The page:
Calking, Siobhan Bly. Saracens and the Making of English
Identity. New York, N.Y.: Routledge, 2005. Rouse, Robert Allen. The Idea of Anglo-Saxon England in Middle English Romance. Cambridge, UK: D.S. Brewer, 2005.
BIBLICAL ALLUSIONS An allusion is a reference to a generally well-known literary text, event, or person that the author leaves unexplained but expects his/her readers to know and understand. In English literature of the premodern period, both the Bible and the classical tradition provide a large storehouse of possible allusions that authors of the period frequently drew upon to enrich their own writings. Any part of the Bible was "fair game" for reference, but the Creation and Fall of humanity, Genesis and Exodus, the Incarnation and Passion, and the Apocalypse provided the most common ones. As such, Adam and Christ are typological partners, as are Isaac and Christ, Eve and Mary, and so forth. Certainly others make an appearance, but the chief biblical allusions derive from the liturgical year and the essential catechetical story.
See also exegesis, hagiography, Virgin lyrics.
"BIRTH OF ROBIN HOOD, THE" Anonymous (1681-1684) At times also referred to as "Robin Hood's Birth, Breeding, valour, and Marriage," this later Robin Hood ballad is one in which we start to see a change in the character of Robin Hood. The poem is 220 lines long and arranged into 55 four-line stanzas rhyming abcb. There are three surviving versions of this ballad. In each, the title character has begun to be gentrified.
This poem begins with the introduction of Robin of Locksley, Nottinghamshire. His father was a forester, and his mother (named Joan) was a niece to Guy of Warwick and sister to Gamwell of Gamwell Hall. The main narrative involves Robin and his mother traveling on Christmas Eve to visit her brother Gamwell. When they arrive, the feast resembles the royal banquets of Sir Gawain and the Green Knight and not of the secretive and illegal forest feasts Robin and his men organized as a result of poaching. As the feast continues, Robin is told by his uncle that he shall inherit his land when he dies, and Robin agrees, but only if Little John can be his page.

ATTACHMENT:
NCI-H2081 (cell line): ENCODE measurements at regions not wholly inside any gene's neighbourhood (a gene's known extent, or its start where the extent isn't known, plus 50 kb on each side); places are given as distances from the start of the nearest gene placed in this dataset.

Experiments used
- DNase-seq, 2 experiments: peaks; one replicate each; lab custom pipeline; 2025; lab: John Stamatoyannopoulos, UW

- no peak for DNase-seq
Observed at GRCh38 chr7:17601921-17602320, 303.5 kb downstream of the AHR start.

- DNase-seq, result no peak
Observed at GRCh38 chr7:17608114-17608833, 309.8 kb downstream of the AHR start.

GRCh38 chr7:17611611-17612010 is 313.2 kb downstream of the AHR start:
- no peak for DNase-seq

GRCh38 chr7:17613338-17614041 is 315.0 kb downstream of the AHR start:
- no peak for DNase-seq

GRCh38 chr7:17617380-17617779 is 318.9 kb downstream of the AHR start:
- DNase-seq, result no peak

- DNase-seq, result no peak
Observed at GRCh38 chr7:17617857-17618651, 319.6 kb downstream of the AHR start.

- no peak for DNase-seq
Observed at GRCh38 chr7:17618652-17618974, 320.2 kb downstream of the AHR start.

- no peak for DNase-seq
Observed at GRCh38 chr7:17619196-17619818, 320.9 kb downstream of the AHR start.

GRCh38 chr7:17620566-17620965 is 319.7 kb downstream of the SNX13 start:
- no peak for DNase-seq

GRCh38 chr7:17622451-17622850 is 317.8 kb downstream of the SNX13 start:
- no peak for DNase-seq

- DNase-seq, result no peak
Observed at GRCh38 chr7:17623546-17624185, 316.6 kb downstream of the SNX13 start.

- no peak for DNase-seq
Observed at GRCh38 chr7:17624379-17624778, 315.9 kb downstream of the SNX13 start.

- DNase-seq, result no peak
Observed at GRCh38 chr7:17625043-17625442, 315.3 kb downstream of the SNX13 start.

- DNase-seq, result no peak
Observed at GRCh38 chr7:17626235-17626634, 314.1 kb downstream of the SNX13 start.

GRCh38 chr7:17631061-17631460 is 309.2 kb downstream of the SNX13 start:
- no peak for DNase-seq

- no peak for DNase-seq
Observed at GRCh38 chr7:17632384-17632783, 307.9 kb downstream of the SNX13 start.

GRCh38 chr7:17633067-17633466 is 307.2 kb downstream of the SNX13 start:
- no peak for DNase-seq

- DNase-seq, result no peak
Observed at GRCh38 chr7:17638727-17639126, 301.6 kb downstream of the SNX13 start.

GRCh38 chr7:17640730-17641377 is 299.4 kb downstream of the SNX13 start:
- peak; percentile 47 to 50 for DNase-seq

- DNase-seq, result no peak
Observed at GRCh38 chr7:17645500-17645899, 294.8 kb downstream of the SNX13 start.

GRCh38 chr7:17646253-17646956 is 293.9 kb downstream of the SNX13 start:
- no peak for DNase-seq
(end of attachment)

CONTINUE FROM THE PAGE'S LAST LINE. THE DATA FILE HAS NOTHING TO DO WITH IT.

Robin then leaves the hall to venture into Sherwood Forest, where a group of yeomen are living, apparently under his watch. While there, Robin encounters Clo-
rinda, "queen of the shepherds." The two venture into the forest, whereupon she shoots a buck with her bow and arrow. Robin is smitten and wants to marry Clo-rinda at once; however, she is due at Titbury for a feast. Robin, Clorinda, Little John, and assorted yeomen go together to Titbury, but they are ambushed on the way. Robin kills five men at once, and then all go to the Titbury Christmas fair, where people are singing ballads and dancing. Robin and Clorinda are married by the parson, and the poem ends with a prayer for the king, that he "may get children, and they may get more, / To govern and do us some good" (ll. 219-220).
This poem highlights the turning point between the yeoman Robin Hood, who tricks the established aristocracy and ruling classes, and the Robin Hood who is of noble pedigree. At the close of The Birth of Robin Hood, it is clear that the gentrification of the outlaw here has made him a respected individual. Some scholars have seen this as a bit problematic: How can an outlaw hero, one who purports to know and fight for the less fortunate, originate from the very estate that seeks to dominate and oppress the less fortunate? others have researched the clash between city life and rural life, especially the growing trend toward urbanization. Another area of interest to scholars is the character of Gamwell. The Birth of Robin Hood opens with a genealogy, so to speak, of English outlaws, all of whom were featured in their own narratives or included at length in a Robin Hood ballad. Of those named, only Gamwell, Robin's uncle, does not have an existing narrative; perhaps at one point there was a Gamwell outlaw narrative(s).
See also Gest of Robyn Hode, A.
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